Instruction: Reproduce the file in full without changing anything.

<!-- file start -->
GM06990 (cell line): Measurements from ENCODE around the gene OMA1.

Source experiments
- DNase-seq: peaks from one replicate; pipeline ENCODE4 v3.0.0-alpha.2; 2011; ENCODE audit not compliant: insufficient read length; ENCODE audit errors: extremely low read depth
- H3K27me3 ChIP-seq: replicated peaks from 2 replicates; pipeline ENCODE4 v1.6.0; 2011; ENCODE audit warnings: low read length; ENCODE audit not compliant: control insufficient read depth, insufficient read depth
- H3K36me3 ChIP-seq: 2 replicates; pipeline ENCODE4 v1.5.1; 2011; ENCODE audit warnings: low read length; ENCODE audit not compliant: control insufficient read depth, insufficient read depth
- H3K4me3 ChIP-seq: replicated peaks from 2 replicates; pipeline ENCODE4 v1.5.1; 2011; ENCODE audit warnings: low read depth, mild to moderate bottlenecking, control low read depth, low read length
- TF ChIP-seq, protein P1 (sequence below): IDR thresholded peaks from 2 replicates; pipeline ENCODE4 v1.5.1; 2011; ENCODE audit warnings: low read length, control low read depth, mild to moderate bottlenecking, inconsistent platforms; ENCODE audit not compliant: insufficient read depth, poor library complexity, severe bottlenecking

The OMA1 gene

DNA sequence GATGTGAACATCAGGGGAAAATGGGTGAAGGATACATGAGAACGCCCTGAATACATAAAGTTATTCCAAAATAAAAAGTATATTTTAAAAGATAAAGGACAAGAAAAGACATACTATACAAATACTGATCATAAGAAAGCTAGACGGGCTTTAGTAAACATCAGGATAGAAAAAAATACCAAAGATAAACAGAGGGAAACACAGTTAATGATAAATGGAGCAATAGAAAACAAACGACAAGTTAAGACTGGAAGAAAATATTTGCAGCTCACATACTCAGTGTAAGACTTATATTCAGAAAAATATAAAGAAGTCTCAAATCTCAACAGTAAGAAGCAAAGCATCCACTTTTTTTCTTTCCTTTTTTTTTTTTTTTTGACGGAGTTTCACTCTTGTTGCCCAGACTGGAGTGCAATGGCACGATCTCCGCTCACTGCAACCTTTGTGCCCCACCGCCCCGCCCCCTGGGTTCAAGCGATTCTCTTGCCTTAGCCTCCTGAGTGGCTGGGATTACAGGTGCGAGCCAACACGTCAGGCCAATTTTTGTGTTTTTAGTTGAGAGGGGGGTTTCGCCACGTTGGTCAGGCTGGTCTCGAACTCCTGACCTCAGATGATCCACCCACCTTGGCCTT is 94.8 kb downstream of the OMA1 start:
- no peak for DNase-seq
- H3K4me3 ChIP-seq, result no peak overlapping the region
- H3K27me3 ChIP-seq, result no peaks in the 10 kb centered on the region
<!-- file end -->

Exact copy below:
GM06990 (cell line): Measurements from ENCODE around the gene OMA1.

Source experiments
- DNase-seq: peaks from one replicate; pipeline ENCODE4 v3.0.0-alpha.2; 2011; ENCODE audit not compliant: insufficient read length; ENCODE audit errors: extremely low read depth
- H3K27me3 ChIP-seq: replicated peaks from 2 replicates; pipeline ENCODE4 v1.6.0; 2011; ENCODE audit warnings: low read length; ENCODE audit not compliant: control insufficient read depth, insufficient read depth
- H3K36me3 ChIP-seq: 2 replicates; pipeline ENCODE4 v1.5.1; 2011; ENCODE audit warnings: low read length; ENCODE audit not compliant: control insufficient read depth, insufficient read depth
- H3K4me3 ChIP-seq: replicated peaks from 2 replicates; pipeline ENCODE4 v1.5.1; 2011; ENCODE audit warnings: low read depth, mild to moderate bottlenecking, control low read depth, low read length
- TF ChIP-seq, protein P1 (sequence below): IDR thresholded peaks from 2 replicates; pipeline ENCODE4 v1.5.1; 2011; ENCODE audit warnings: low read length, control low read depth, mild to moderate bottlenecking, inconsistent platforms; ENCODE audit not compliant: insufficient read depth, poor library complexity, severe bottlenecking

The OMA1 gene

DNA sequence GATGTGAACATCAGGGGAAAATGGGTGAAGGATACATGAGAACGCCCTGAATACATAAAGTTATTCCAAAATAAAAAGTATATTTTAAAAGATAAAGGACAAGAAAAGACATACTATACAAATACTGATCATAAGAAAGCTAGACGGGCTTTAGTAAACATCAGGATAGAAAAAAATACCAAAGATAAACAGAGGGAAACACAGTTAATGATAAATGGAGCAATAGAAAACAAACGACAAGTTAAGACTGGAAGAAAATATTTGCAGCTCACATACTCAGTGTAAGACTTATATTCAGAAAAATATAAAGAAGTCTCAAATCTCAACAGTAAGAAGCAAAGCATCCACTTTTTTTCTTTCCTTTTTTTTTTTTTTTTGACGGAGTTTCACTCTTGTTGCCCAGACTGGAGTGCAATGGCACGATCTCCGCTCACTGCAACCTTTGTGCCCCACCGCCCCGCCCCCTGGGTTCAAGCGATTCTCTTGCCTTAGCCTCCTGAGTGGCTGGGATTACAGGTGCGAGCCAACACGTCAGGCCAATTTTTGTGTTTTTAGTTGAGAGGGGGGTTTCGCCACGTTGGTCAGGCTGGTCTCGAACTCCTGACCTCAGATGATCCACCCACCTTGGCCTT is 94.8 kb downstream of the OMA1 start:
- no peak for DNase-seq
- H3K4me3 ChIP-seq, result no peak overlapping the region
- H3K27me3 ChIP-seq, result no peaks in the 10 kb centered on the region